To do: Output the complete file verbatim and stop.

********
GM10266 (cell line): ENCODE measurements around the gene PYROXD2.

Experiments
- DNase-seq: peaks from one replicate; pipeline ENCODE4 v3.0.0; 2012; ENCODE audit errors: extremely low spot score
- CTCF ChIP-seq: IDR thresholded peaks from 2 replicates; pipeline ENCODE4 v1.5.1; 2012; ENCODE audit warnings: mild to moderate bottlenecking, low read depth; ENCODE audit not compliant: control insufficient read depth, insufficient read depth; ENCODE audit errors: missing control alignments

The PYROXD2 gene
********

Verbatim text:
GM10266 (cell line): ENCODE measurements around the gene PYROXD2.

Experiments
- DNase-seq: peaks from one replicate; pipeline ENCODE4 v3.0.0; 2012; ENCODE audit errors: extremely low spot score
- CTCF ChIP-seq: IDR thresholded peaks from 2 replicates; pipeline ENCODE4 v1.5.1; 2012; ENCODE audit warnings: mild to moderate bottlenecking, low read depth; ENCODE audit not compliant: control insufficient read depth, insufficient read depth; ENCODE audit errors: missing control alignments

The PYROXD2 gene